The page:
By John Thomas Tuft

Dr. Grace Paraclete checked her schedule for the ninth time, her eyes darting from the road to the iPad, back to the road, in a high-risk ballet of mental gymnastics; trying to prepare herself for the day’s work with her patients, balanced with arriving to the clinic in one piece as her mother used to say. The thought of her mom brought a smile to Grace’s lips, recalling another favorite expression. “Gracie,” the short, intense matriarch would say, “being a mother is a whole lot of hurried waiting. Every day is pregnant with hopes and worries.” Then the sadness came back in a rush. Grace had been a mother. Once. For twenty-five minutes.

A few years back, she let herself remember, on  a “piano kind of day,” days with rain and clouds that kept you inside, she and Aliento awaited the birth of their first child. Mom lived with them on the old homestead. Grace came home from the doctor with serious news to ponder. Their baby girl had a tumor growing in her body the size of a walnut and growing rapidly. Then and there, she and Aliento decided to name her Hope.  The next visit it was the size of a grapefruit. There was nothing that could be done other than to suffer Hope to come to them. By the time of delivery, the under five-pound baby had a tumor the size of a volleyball crowding out life.

The evening before the delivery, Mom asked Grace to go on a walk with her. They slowly made their way through the orchard in the shadow of the mountains, down to the stream, and sat beneath the gentle arms of a willow tree. “Did I ever tell you the legend of this weeping willow?” Mom asked Grace. Grace shook her head no although she knew it by heart. She needed to hear her mother’s voice right now, for some reason. “This was Cherokee land, all through these mountains. The tribe here stored up food as best they could to make it through the winters. One night a raiding party came and stole their food. They faced starvation.”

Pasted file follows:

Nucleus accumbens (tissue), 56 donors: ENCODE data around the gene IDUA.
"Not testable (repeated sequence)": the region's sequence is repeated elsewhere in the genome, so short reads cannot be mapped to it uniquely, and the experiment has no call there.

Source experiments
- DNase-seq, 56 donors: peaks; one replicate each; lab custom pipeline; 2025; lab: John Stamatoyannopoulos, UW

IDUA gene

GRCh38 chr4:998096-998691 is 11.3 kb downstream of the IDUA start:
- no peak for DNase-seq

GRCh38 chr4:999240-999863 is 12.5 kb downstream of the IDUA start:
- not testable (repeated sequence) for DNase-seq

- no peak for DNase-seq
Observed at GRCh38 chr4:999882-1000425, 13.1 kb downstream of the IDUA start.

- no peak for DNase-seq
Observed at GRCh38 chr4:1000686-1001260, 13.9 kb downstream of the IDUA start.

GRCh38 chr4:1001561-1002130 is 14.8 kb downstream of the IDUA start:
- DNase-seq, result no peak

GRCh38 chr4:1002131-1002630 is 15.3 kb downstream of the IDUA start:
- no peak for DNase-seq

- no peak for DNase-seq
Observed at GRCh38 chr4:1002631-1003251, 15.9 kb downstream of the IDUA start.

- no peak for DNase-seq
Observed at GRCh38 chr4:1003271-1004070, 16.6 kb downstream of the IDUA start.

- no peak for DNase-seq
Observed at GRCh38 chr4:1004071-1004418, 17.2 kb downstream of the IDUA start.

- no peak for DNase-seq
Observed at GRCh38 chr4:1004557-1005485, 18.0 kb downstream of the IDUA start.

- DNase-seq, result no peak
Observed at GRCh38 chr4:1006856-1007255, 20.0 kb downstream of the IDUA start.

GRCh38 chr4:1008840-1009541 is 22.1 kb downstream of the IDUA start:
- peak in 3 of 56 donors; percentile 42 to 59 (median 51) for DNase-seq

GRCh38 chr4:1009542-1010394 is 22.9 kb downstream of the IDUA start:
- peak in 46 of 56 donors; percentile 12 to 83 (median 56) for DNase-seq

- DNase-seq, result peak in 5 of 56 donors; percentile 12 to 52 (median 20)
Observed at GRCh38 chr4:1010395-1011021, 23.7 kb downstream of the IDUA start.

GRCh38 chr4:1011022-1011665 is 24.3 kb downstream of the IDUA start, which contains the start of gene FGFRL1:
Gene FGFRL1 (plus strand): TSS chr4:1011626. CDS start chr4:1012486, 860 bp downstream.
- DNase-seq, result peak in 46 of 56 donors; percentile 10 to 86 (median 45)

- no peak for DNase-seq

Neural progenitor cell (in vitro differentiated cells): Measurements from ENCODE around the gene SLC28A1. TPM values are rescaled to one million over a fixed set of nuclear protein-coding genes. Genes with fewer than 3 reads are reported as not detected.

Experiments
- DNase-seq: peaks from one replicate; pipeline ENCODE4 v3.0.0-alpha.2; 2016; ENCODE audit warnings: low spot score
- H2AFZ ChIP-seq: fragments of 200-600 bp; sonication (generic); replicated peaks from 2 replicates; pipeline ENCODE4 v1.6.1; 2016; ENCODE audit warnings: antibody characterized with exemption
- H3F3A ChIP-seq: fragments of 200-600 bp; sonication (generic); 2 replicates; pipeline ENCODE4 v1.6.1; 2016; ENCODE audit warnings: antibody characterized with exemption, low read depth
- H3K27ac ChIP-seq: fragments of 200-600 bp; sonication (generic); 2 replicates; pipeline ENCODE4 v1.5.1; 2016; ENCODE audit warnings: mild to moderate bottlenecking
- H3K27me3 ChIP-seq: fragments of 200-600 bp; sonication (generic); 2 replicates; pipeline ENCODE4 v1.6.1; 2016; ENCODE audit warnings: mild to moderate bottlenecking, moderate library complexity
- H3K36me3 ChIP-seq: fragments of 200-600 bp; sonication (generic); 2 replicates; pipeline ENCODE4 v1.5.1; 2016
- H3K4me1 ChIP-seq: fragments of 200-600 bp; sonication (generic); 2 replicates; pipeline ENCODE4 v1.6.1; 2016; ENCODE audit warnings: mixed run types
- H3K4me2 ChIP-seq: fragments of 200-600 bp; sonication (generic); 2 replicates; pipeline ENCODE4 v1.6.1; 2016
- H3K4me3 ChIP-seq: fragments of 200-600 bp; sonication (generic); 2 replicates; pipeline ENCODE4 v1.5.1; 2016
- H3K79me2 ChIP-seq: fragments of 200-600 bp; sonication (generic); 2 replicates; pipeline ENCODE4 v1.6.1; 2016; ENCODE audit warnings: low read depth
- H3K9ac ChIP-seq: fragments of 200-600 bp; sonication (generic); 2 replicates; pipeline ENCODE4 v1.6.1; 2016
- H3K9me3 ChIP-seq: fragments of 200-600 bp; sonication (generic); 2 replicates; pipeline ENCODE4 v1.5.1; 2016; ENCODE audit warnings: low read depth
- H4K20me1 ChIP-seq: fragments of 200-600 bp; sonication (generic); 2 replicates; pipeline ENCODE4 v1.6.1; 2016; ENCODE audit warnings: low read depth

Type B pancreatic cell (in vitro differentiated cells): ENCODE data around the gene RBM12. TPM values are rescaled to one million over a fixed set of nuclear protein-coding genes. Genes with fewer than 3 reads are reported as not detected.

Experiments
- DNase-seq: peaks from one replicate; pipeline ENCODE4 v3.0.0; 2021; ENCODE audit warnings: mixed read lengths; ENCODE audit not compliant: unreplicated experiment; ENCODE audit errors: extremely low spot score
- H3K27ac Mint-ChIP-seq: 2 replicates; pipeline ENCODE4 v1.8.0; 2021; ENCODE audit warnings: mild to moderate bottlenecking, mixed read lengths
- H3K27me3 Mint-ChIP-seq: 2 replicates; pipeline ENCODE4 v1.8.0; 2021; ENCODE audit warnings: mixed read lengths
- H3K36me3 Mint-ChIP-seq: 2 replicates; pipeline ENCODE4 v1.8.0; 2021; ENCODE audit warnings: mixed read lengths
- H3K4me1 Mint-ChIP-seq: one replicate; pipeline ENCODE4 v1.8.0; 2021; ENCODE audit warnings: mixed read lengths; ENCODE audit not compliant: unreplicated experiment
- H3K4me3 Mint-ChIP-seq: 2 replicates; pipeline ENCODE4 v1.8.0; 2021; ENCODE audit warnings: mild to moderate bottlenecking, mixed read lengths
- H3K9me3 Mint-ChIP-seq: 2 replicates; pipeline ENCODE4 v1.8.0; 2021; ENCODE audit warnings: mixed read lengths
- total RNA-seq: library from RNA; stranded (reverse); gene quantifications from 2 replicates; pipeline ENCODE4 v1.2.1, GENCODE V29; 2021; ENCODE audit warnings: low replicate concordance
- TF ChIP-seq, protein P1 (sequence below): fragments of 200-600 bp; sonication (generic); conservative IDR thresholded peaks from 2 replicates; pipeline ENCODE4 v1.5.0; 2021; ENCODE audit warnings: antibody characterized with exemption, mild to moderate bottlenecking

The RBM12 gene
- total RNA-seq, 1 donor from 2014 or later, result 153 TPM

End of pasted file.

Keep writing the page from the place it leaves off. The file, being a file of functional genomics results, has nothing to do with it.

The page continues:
“What happened?” asked Grace. “The chief put together the best of the braves to go and get their food. He appointed his only son, the strongest and,” here Mom always got dramatic, “most handsome of them all to be the leader. His mother begged her husband, the chief, not to send him. But away he went. His mother sat down beside this stream to wait for him to return. Day and night, week after week, she waited. But he never came home to her. It broke the mother’s heart and she laid down here in her grief and died. The chief buried her here and overnight this weeping willow sprang up. If you sit here in the evening coolness, you can feel her tears bathing you.”

The next day, Grace delivered Hope into this world. Grace held her misshaped and tortured precious body close, wrapped in swaddling cloth, and loved beyond measure. For the twenty-five minutes of her life, Hope did not struggle or cry out. And when she drew her final breath, Grace’s tears guided her on the journey. She and Aliento took Hope home and walked with her and Mom down to the stream. There they laid her to rest beneath the willow. Where in the cool evening you can feel Grace’s tears washing your soul. Next to the grave of Mom, the grandma of Hope.

Grace pulled into the parking lot of the clinic. She checked her mascara in the mirror, clucking at her own reflection. A knock on the window startled her. “Dr. Paraclete, they need you. Quick. Mrs. Pneuma is in labor!” As Grace stepped out of the car, a cloud passed over and rain began to fall. She smiled. “A piano kind of day.” The office assistant looked at her with a question mark. Grace waved her on. At the glass doors she stopped, just for a second, to touch the lettering. It reads “Hope’s Home.”

Words are magic and writers are wizards.